Ashley arrived for her prenatal appointment at Black Hills Obstetrics and Gynecology, in Rapid City, South Dakota, wearing a black zip-up hoodie and Converse sneakers.1 To explain her absence from work that morning — a Tuesday in April 2015 — she had told a co-worker that she was having “female issues.” She was twenty-five years old and eight weeks pregnant. She had been separated from her husband, with whom she had a five-year-old son, for the better part of a year. The guy who’d gotten her pregnant was someone she’d met at the gym, and he’d made it abundantly clear that he wanted nothing more to do with her. Ashley found herself hoping that the doctor would discover some kind of fetal defect, so that her decision would be easier. She glanced across the waiting room at a television playing a birth-control ad and laughed darkly. “Jesus, Lord, it would be so nice if someone just pushed me down a flight of stairs.”
In the exam room, she perched on the table with her feet crossed at the ankles, her blond hair brushing the back of her pink hospital gown. “I don’t know what’s available for me here,” she told her doctor, Katherine Degen, who sat facing her on a stool. “I figured nothing.”
Some names and identifying details have been changed.
“Big, fat zero, unfortunately,” Degen said, making a 0 with her fingers. The last doctor who provided abortions in Rapid City retired in 1986, three years before Ashley was born.
The baby was due in November, when Ashley, who was a nurse, hoped to be enrolled in a graduate program to become a nurse practitioner. Getting pregnant as a teenager had forced her to put that dream on hold, but she had thought that she was finally ready; she had even submitted her application shortly before the March 15 deadline. For the first time in her adult life, Ashley felt as if her plans were coming together. Then she missed her period.
It would be too difficult to attend school as a single mother of two, Ashley knew. She had made an appointment for three weeks from now at the nearest abortion clinic, in Billings, Montana, 318 miles away. But just a week and a half ago, her husband had said he wanted to get back together and offered to raise the child as his own. Was it a sign that she was meant to continue the pregnancy? As a rule, Ashley approached her problems with resolve. She was capable and tough; she liked shooting guns and lifting weights. She kept track of her stats and checked off her goals as she achieved them one by one. Yet the dilemma before her had shaken her confidence. She leaned back and turned to watch the ultrasound screen. The black-and-white image danced. A sharp, fast thumping emerged from the machine. As Degen removed the wand, Ashley wiped the corner of her eye.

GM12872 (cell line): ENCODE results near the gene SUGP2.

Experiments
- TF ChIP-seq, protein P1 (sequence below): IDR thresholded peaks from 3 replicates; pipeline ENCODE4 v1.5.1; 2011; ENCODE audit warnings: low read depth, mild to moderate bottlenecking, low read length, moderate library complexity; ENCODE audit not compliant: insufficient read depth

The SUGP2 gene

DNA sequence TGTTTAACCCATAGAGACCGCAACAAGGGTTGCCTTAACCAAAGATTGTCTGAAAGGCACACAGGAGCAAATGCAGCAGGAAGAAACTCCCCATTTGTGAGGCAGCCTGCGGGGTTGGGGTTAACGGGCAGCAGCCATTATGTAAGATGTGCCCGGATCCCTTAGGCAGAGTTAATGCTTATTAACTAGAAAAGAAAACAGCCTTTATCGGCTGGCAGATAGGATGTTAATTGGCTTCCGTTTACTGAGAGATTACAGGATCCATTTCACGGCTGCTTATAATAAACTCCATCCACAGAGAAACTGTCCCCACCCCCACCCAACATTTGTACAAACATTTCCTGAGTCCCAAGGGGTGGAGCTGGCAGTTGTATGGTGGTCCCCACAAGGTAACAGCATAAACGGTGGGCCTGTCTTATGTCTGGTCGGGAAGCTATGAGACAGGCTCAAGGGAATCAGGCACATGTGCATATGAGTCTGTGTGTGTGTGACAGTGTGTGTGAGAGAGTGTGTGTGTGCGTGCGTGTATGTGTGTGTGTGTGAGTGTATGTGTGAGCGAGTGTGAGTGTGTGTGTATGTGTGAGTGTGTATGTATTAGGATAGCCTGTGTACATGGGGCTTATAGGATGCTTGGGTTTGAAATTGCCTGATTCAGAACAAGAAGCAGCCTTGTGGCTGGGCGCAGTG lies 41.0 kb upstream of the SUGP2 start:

“Whatever you want to do,” Degen told her, “we’re here for you.” She left the room. Ashley stood quietly in her orange socks, looking down at the sonogram she held in her hands.
Later, I asked the doctor how often she saw patients who were considering an abortion. “Once a month, maybe,” Degen answered. “And how many don’t tell us?” She knew patients feared her and her colleagues’ disapproval. Very few of the women, she guessed, ever went through with the procedure.
At eight weeks, four days pregnant, Ashley was still within the recommended ten-week window for mifepristone and misoprostol, pills that are taken in two doses to induce miscarriage. In some states, a medication abortion is easily obtained — even nurses can administer one. But Ashley’s doctor could not offer to write her a prescription, because Black Hills isn’t licensed as an abortion facility.
South Dakota law requires facilities that provide abortions — including medication abortions — to obtain a special license from the Department of Health. Yet for patients like Ashley, the problem isn’t merely that the law makes it hard for doctors to perform the procedure; it is that few in Rapid City would be willing to. Physicians’ right to refuse is legally protected. Since 1973, the state has exempted medical professionals from any liability that might result from such a refusal, regardless of whether a woman is seeking an elective abortion or having a medical emergency.
These and other laws make South Dakota among the most difficult places in the United States to end a pregnancy. Lawmakers tried to ban abortion in both 2006 and 2008. The first time, the proposed ban was absolute, except to save the life of the mother; the second time, it made exceptions for rape and incest. Proponents campaigned against “abortion as birth control.” Kate Looby, a former director of Planned Parenthood of South Dakota, remembered the censorious tone of the legislators: “Women, if you’re going to have sex, you’re going to have to deal with the consequences.” Voters rejected both bans by a margin of around 10 percent each time, but new restrictions have been introduced nearly every year since. In 2011, the state mandated a seventy-two-hour waiting period that requires women to make two separate trips to the clinic: first for an initial consultation, and then, three business days later, another for the procedure itself. Regulations compel doctors to tell women that “abortion will terminate the life of a whole, separate, unique, living human being,” that abortion is linked to suicide and depression, and that state funding may exist to cover the cost of prenatal care and childbirth. Women must be told the gestational age of the fetus and what it looks like.
Also in 2011, legislators passed a bill that forces women to visit a crisis pregnancy center in addition to making the two trips to the clinic. C.P.C.’s, which are run by antiabortion groups, often discourage the use of contraceptives, and are known for such underhanded tactics as telling women that abortion is linked to breast cancer and infertility. That bill is currently stayed by a district court, but in March 2016, South Dakota passed two additional laws. One mandates that women receiving medication abortions be told — erroneously — that the procedure is reversible if they change their minds between the first and second doses. The other prohibits abortions at or beyond twenty weeks — meaning that a woman who discovers too late that she is carrying a nonviable fetus must wait for it either to expire in utero or to die after birth.